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To me, these

He'll come, if he wants

He'll come, if he's able

He'll come, if I allow him

are simply variants of

He'll come, if he wants to

He'll come, if he's able to

He'll come, if I allow him to

in other words, the infinitive marker "to" is optional; it's omitted simply because it can be omitted. But this is instinct on my part; some people tell me that "to" is required, and omitting it makes the sentences unacceptable (if not ungrammatical).

Grammatically speaking, is "to" in the above sentences required or optional? And what's the linguistic/grammatical case for it?

(By the way, is this a case of "preposition stranding" or does it go by another name in the literature?)

Thanks in advance

edit: It's been pointed out that this question is a possible duplicate of another question, but that question focuses on whether the to-infinitive or the bare infinitive is used after the verb "help." My question focuses on the infinitive marker "to" and what dictates/allows its omission when the infinitive itself has already been omitted. So, for example, instead of saying "He'll come, if he wants to come," is "He'll come, if he wants" acceptable or is one grammatically required to say "He'll come, if he wants to."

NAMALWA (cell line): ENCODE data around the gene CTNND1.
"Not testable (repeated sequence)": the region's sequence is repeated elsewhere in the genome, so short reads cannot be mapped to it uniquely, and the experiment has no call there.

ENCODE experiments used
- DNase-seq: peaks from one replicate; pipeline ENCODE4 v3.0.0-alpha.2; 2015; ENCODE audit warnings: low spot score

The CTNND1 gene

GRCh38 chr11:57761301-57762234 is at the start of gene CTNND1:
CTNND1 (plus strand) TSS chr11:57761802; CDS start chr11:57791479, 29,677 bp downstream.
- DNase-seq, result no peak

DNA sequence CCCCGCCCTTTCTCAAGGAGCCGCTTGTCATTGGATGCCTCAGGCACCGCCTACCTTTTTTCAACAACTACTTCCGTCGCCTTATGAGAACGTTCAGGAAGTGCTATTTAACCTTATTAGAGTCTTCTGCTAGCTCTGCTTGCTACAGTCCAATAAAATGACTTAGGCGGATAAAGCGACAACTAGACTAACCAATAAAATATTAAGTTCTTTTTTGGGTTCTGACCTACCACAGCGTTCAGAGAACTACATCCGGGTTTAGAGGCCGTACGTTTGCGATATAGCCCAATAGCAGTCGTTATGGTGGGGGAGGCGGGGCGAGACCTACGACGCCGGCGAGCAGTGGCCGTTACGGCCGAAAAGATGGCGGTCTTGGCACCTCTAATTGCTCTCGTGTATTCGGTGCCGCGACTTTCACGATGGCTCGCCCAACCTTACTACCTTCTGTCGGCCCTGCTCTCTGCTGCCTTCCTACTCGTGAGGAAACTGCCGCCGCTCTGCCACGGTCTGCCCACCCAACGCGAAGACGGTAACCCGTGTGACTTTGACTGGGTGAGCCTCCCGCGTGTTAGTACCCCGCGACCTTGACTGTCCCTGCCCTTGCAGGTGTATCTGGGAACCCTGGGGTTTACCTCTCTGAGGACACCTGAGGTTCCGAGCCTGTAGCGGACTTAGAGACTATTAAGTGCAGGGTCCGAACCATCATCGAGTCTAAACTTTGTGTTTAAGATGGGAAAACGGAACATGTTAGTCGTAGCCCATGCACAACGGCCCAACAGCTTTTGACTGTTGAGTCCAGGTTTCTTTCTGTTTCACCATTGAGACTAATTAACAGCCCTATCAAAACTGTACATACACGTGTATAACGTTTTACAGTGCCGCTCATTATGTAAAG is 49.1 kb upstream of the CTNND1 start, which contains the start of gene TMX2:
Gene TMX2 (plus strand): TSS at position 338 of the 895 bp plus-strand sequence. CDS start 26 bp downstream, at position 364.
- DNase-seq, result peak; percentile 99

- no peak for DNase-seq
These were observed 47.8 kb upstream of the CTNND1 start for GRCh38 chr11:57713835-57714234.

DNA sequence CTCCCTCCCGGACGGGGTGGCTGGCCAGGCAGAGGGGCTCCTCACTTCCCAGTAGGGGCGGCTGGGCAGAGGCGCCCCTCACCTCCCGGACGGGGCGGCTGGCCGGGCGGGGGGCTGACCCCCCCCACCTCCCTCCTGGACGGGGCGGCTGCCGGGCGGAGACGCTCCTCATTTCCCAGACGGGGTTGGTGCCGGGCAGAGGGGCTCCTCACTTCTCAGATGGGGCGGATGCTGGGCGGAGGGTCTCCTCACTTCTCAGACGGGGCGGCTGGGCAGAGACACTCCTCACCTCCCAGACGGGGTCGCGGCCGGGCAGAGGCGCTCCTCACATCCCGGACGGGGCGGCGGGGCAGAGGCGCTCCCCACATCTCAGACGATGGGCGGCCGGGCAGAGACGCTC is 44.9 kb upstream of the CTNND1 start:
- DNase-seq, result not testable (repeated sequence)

• Related, and a duplicate of the former: Infinitive without “to”? – RaceYouAnytime Jul 10 '18 at 2:13
  • You're right. The question is not a duplicate of any proposed by RaceYouAnytime. – Mari-Lou A Jul 10 '18 at 6:10
  • @Mari-LouA It seems like more a duplicate of the second question I linked to than the first. But the second was marked a duplicate of the first already. I'll retract my close-vote as the OP has explicitly addressed my concern. – RaceYouAnytime Jul 10 '18 at 12:40
  • It’s good that you noticed there might a difference between “… he wants… ” and “… he wants to… ” and why have you not first explained how you understand that difference, then why it’s a problem, please? – Robbie Goodwin Jul 27 '18 at 21:00

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